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Location: Children's Nutrition Research Center

Title: SIRT1 regulates the mouse gastric emptying and intestinal growth

item Guan, Xinfu
item Wang, Yi
item Qi, Jian
item Shi, Xuemei
item Li, Xiaojie
item Uray, Karen
item Guo, Yuming
item Li, Defa
item Xia, Bing
item Burrin, Douglas

Submitted to: Gastroenterology
Publication Type: Abstract Only
Publication Acceptance Date: 5/1/2010
Publication Date: 5/1/2010
Citation: Guan, X., Wang, Y., Qi, J., Shi, X., Li, X., Uray, K.S., Guo, Y., Li, D., Xia, B., Burrin, D. 2010. SIRT1 regulates the mouse gastric emptying and intestinal growth [abstract]. Gastroenterology. 138(5):S-402.

Interpretive Summary:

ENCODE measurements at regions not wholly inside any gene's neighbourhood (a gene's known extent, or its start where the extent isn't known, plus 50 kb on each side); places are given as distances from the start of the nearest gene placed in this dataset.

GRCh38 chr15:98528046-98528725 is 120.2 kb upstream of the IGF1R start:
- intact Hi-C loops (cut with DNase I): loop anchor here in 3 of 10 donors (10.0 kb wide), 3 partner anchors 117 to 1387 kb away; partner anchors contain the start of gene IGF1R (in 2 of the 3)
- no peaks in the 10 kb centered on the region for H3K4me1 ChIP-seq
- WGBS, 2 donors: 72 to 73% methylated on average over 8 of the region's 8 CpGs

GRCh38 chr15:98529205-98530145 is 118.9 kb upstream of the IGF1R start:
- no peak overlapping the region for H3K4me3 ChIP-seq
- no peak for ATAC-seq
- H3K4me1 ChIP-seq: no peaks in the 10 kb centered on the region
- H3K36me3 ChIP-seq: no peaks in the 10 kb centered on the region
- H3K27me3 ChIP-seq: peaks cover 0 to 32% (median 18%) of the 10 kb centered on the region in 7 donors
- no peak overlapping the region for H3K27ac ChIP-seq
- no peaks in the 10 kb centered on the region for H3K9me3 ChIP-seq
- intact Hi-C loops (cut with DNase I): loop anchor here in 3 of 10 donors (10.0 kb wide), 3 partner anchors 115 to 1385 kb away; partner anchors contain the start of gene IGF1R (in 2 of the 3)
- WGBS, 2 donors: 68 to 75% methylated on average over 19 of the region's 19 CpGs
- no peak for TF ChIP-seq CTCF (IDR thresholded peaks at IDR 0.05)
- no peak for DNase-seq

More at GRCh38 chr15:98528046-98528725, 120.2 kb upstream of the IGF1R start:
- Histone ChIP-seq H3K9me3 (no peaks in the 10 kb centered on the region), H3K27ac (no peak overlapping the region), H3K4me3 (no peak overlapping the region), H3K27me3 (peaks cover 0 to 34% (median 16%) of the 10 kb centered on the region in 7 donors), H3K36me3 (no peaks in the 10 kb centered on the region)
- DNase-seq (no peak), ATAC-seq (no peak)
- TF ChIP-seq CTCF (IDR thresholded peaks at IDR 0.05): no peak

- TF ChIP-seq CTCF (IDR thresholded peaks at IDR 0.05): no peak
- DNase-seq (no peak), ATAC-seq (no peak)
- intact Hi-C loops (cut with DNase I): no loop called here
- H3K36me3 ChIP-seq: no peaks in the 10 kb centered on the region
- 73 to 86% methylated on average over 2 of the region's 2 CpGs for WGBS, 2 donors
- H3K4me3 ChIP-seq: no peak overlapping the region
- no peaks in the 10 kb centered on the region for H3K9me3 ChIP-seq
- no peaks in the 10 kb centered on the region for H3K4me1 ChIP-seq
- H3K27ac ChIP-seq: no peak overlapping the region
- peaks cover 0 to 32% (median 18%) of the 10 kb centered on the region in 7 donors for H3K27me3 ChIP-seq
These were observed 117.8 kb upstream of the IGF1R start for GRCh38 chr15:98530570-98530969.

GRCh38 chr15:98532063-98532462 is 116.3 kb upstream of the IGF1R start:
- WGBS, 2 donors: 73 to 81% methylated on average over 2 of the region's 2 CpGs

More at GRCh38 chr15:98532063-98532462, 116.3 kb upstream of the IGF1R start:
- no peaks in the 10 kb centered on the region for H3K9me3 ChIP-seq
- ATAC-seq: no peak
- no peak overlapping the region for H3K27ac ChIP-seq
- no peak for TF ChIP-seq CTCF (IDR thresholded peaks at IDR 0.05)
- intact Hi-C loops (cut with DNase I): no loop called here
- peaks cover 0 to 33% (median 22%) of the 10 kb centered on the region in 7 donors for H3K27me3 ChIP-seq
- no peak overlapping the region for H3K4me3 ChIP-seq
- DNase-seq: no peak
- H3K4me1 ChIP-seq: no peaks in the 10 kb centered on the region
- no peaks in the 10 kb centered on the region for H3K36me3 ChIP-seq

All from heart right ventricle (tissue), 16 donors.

Technical Abstract: This study addressed physiological significance of SIRT1 gene on mouse gastrointestinal growth and function (gastric emptying and intestinal growth). SIRT1 (a NAD+-dependent histone deacetylase) is a key cellular energy sensor, and involved in a wide variety of cellular functions including energy metabolism, cell cycle, and immune response. However, it is unknown whether SIRT1 regulates the mouse gastric emptying and intestinal growth in response to intake of food. In this experiment, 40 10-week-old SIRT1 knockout (KO) and wild-type (WT) mice were fasted 24 h or refed 1 h to define its physiological function. Our results showed: 1). SIRT1 protein was localized to mucosal epithelial nuclei using confocal immunohistochemistry. The abundance of the SIRT1protein in the gut was increased during fast, but undetectable during refeeding. 2) The KO mice showed increased jejunal villous length, enhanced crypt proliferation (indicated by increased percentage of BrdU–labeled cells), but suppressed mucosal apoptosis (indicated by decreased abundance of cleaved caspase 3 protein) when compared with their WT littermates during fast. Notably, this phenotype was associated with decreased abundance of p53 protein and increased translocalization of Beta-catenin to the nucleus from cytoplasm and membrane in the gut. 3). When compared with their WT littermates, the KO mice under stress-free, conscious condition shows accelerated gastric emptying using 13C-octanoic acid breath test. Moreover, the ex vivo spontaneous contraction (i.e., basal activity) of the KO mouse small intestine was increased using chamber technique. We conclude that SIRT1 plays a critical role in regulating intestinal epithelial homeostasis (cell proliferation and death) and gastrointestinal motility, suggesting a novel mechanism of SIRT1 activation required for energy reserve in the body.